When I signed up for the class in LGBTQ Studies this year, I was not quite sure what to expect. But I wished to learn more about the community surrounding me, and I was in search of more friends. Since joining the class and meeting some of its members, some of my preconceived notions about LGBTQ relationships, and relationships in general, have been changed. This change in my perceptions began early, with an observation I made in the first class.
Before rollcall on the first day, I struck up a conversation with two boys who were sitting near to me. We chatted for a while before the class began. Once it ended, one boy left while the other exchanged contact information with me. Then the second boy left and met the other in the hallway, whereupon they grabbed each other’s hands, kissed and embraced, asking “Babe, are you ready to go?” This observation was one of the first that began to change my perceptions of the LGBTQ community around me.

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For one thing, I was surprised to see gay people so young. From all I have heard and experienced, if people come out that young they are not generally in a deep relationship until they are older. The fact that these boys were together during high school ran counter to what I had expected. I am not sure why I was surprised by this notion, since those who are not LGBTQ frequently enter into relationships when they are as young as these boys, but I had somehow expected that it would be different for LBGTQ people in relationships.

Part of this might be because of my expectations of relationships in general. Most of the people I know that are my age meet up on hookup apps. This means that I have not really experienced a seemingly healthy relationship such as these boys have in real life. Hookup apps do not really provide for a real-life, face to face relationship where people are comfortable enough for public displays of affection in the way these two boys were showing. It made me think that perhaps they were in a better, more well relationship than are others of my age group.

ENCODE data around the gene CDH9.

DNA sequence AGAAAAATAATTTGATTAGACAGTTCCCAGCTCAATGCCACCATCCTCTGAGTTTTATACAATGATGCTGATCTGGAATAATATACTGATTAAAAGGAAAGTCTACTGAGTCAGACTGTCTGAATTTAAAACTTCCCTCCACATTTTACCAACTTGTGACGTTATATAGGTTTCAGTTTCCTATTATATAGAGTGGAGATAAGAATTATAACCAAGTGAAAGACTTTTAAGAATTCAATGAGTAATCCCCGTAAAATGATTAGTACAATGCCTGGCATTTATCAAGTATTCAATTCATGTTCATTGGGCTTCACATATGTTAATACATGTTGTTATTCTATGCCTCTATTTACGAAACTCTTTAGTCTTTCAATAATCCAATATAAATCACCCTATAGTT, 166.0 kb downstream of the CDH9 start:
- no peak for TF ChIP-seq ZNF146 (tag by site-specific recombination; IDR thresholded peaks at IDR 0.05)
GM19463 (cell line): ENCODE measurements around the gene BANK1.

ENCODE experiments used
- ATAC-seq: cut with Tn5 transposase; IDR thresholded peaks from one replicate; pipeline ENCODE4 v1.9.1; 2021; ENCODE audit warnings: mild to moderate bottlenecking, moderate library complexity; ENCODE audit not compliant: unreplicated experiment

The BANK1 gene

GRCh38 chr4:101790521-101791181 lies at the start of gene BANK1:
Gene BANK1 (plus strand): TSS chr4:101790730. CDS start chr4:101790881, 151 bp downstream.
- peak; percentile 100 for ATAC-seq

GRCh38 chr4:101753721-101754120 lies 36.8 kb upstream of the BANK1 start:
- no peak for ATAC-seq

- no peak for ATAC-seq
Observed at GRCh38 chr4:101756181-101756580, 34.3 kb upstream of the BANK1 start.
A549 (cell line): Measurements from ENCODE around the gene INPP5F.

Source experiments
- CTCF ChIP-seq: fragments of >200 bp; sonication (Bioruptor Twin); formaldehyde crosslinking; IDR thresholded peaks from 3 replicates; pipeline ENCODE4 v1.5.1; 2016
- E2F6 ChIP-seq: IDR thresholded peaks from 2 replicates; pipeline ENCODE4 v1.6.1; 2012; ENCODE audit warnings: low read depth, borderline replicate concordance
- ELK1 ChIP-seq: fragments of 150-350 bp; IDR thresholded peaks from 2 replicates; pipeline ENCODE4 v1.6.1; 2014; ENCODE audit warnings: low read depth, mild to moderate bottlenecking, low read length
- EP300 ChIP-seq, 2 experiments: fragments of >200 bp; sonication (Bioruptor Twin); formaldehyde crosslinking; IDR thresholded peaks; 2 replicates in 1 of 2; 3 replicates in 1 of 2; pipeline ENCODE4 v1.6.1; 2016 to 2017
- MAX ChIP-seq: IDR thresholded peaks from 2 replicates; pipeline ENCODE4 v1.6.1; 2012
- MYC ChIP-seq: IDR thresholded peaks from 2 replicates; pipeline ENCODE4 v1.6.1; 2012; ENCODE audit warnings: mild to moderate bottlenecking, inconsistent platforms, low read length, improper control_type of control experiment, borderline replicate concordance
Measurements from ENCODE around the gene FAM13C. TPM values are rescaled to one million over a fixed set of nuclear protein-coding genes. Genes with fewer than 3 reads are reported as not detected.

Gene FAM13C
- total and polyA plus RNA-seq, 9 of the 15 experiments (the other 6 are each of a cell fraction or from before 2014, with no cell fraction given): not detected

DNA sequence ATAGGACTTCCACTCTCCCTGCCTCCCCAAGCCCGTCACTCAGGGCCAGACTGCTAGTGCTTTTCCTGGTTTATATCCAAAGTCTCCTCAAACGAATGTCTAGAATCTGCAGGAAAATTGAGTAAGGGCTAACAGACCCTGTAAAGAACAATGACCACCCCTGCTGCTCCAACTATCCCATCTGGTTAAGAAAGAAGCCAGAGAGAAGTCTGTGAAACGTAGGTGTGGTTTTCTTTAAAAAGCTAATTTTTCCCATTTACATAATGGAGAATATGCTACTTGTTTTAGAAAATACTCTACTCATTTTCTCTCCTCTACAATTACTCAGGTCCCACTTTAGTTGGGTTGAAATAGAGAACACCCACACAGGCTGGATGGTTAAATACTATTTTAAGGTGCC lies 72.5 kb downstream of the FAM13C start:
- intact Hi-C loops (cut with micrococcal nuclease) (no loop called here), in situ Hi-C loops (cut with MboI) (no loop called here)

The fact that the boys’ affection surprised me so much may be based around the fact that I am not used to seeing public displays of affection between gay people, especially those in high school. Their behavior challenges the thought that these relationships must be kept private, because of the fear of being judged or excluded. The fact is that people who are not LGBTQ are allowed to show much greater intimacy in public without raising an eyebrow or drawing comment. LGBTQ people, however, are not. This speaks to the cultural anxiety around LGBTQ people and their relationships. Especially in high school, those who are different from the way people expect and want them to be are marginalized, and, to some extent, feared for their difference. Gay people may feel compelled to hide their relationships because those relationships make others feel uncomfortable, which makes others harsher and more defensive as a response. This harshness and discomfort is what causes the discrimination against gay people. In making their relationship public like this, the boys are challenging the cultural norms around them. As a result, they may be opening themselves up for harsh treatment, negative comments, and discrimination. It is sad that I was surprised by the rarity of the displays of affection I saw, because it means that not many LGBTQ people are as willing to challenge those around them to accept their relationship as these boys were.